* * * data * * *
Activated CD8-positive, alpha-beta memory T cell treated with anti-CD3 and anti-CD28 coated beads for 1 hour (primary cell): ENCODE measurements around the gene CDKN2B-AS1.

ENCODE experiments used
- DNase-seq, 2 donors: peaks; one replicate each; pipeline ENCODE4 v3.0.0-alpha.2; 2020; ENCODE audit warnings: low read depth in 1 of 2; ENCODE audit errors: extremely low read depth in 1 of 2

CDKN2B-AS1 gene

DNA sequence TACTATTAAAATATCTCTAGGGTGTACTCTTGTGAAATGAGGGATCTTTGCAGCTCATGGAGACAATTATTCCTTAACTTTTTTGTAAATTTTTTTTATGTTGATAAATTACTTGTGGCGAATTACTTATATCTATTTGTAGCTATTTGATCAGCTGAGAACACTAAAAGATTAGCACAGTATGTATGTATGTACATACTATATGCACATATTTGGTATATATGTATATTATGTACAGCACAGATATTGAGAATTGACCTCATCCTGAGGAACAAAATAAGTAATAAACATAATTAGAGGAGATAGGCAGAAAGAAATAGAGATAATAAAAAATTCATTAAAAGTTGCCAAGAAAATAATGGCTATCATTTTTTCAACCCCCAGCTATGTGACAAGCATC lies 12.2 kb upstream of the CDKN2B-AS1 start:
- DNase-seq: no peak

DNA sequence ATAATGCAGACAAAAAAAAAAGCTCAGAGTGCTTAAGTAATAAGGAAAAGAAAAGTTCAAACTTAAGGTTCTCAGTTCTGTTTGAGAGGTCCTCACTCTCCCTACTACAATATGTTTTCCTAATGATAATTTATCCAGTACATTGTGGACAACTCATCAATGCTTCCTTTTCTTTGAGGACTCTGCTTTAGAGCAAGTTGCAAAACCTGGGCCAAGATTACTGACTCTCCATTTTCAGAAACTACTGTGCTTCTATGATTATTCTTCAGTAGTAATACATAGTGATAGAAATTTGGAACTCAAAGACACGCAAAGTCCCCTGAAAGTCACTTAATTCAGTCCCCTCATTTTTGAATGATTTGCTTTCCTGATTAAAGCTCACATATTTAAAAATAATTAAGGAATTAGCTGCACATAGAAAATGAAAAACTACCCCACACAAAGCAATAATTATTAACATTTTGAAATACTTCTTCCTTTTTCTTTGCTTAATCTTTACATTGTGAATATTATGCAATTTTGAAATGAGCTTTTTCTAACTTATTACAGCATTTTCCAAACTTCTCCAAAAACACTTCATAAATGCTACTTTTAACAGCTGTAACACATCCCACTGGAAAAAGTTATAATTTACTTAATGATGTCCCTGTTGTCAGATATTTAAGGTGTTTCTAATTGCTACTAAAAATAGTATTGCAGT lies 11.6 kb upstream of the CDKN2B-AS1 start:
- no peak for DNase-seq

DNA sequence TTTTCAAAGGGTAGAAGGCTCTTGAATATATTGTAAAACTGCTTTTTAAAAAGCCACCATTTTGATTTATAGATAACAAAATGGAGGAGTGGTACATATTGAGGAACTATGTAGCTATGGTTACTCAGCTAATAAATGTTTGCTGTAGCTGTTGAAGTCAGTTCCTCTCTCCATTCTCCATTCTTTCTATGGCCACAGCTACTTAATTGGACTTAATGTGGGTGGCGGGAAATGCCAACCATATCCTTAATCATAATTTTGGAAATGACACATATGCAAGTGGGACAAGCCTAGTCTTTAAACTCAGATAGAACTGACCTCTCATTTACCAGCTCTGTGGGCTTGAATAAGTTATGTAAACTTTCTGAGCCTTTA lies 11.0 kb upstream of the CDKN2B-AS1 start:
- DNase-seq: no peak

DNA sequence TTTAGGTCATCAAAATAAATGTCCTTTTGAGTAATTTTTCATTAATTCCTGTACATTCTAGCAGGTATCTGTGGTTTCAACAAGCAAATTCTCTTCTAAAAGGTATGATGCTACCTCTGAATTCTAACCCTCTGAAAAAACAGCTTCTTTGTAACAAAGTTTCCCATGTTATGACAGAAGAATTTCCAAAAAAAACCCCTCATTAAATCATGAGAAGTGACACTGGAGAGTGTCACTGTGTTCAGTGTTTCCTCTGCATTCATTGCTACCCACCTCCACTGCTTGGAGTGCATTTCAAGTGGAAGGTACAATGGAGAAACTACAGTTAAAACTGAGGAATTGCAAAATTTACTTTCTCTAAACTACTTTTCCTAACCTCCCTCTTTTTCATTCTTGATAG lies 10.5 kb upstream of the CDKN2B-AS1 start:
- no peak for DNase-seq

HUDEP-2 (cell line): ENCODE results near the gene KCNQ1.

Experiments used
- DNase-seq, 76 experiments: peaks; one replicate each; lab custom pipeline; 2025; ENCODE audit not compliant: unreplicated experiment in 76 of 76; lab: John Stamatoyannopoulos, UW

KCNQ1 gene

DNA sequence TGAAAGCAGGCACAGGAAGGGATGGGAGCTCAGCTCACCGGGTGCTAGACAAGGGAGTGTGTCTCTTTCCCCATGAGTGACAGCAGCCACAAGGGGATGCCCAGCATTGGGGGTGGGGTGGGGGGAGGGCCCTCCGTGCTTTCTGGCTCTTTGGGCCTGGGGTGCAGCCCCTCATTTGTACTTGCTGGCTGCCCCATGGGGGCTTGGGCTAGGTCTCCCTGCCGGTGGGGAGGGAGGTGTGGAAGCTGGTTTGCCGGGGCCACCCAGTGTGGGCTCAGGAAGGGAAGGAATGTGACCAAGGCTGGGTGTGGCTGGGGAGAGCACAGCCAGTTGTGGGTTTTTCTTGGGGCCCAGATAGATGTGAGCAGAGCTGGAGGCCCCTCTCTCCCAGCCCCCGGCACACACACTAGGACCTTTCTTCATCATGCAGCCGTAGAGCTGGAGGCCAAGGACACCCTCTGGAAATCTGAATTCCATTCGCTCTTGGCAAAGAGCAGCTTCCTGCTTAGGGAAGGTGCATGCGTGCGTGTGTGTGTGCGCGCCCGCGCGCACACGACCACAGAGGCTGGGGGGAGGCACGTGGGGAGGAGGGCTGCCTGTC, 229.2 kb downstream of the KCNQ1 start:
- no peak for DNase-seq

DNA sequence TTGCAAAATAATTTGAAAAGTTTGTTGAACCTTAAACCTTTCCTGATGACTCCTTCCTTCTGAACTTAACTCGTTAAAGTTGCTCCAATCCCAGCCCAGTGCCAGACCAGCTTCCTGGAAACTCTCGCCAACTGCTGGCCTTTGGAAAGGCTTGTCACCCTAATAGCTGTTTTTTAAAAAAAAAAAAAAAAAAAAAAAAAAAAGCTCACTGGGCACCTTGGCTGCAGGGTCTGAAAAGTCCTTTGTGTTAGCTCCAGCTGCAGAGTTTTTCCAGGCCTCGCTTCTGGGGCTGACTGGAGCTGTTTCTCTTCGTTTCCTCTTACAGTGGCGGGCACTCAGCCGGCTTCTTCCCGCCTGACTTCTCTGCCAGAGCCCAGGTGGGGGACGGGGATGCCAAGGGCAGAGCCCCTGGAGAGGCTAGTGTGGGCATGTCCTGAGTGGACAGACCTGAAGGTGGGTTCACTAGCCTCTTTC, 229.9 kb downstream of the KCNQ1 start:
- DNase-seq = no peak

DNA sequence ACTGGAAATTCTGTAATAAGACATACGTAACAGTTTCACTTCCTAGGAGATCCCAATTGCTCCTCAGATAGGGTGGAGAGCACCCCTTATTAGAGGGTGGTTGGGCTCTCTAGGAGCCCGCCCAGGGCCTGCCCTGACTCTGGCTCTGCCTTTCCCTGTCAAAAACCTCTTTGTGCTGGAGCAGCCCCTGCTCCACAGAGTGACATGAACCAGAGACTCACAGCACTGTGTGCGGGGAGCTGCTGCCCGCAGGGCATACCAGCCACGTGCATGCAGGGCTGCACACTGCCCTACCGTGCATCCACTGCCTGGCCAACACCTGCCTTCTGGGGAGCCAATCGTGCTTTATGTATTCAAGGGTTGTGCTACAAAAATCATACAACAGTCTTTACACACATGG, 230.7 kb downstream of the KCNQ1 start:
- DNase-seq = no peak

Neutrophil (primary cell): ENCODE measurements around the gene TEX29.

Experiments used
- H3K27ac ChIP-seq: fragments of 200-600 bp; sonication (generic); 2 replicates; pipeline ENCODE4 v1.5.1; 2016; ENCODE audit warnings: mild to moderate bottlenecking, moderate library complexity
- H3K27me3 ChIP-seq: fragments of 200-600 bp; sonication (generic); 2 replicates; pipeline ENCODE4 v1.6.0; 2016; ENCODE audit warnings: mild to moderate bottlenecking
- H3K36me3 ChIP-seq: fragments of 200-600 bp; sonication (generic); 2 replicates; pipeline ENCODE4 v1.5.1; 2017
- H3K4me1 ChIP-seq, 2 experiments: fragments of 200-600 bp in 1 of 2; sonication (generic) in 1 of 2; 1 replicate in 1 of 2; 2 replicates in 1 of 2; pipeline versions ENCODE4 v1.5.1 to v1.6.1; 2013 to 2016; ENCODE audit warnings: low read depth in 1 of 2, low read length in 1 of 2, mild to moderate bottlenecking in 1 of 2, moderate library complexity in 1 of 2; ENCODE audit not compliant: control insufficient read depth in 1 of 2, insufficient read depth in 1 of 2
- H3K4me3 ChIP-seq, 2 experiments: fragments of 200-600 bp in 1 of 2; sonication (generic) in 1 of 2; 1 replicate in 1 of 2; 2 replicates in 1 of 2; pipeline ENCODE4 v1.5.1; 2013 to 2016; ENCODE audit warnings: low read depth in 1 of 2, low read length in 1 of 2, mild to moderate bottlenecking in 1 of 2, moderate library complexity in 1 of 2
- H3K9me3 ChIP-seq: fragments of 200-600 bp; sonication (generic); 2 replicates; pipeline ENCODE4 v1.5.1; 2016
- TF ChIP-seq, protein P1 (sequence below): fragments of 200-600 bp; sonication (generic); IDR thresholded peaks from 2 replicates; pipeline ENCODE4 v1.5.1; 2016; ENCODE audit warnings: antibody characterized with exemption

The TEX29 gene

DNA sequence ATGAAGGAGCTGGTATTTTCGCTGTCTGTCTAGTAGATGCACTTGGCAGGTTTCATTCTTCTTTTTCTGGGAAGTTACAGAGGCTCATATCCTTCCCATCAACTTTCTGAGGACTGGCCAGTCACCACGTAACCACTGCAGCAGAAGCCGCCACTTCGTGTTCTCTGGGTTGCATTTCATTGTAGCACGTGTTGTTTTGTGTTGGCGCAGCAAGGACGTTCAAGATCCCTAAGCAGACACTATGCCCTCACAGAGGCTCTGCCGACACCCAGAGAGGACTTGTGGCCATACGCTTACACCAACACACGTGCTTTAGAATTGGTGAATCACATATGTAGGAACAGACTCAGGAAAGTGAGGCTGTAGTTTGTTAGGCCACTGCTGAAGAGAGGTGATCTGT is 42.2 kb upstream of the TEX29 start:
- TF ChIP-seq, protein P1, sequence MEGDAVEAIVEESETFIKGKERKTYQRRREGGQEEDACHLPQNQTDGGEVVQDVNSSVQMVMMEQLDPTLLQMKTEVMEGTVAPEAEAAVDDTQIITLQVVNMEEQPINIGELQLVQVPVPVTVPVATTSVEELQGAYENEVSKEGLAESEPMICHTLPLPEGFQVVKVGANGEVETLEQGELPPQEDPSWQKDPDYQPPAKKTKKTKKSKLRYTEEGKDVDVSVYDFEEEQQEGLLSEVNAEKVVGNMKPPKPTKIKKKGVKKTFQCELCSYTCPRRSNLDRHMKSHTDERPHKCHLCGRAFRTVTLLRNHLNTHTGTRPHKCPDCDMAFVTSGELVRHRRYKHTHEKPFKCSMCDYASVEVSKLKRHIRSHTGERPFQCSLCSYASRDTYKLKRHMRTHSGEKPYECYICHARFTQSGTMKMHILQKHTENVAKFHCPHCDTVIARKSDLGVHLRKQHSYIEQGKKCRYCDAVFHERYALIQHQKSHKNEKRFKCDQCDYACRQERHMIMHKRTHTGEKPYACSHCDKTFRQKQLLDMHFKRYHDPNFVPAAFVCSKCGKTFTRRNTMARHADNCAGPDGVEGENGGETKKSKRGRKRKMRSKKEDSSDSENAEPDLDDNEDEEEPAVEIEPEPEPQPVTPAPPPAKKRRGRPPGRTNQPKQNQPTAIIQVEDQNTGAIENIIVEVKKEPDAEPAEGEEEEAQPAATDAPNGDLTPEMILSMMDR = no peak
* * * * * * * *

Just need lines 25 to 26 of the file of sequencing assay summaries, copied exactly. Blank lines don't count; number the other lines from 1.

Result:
- H3K27ac ChIP-seq: fragments of 200-600 bp; sonication (generic); 2 replicates; pipeline ENCODE4 v1.5.1; 2016; ENCODE audit warnings: mild to moderate bottlenecking, moderate library complexity
- H3K27me3 ChIP-seq: fragments of 200-600 bp; sonication (generic); 2 replicates; pipeline ENCODE4 v1.6.0; 2016; ENCODE audit warnings: mild to moderate bottlenecking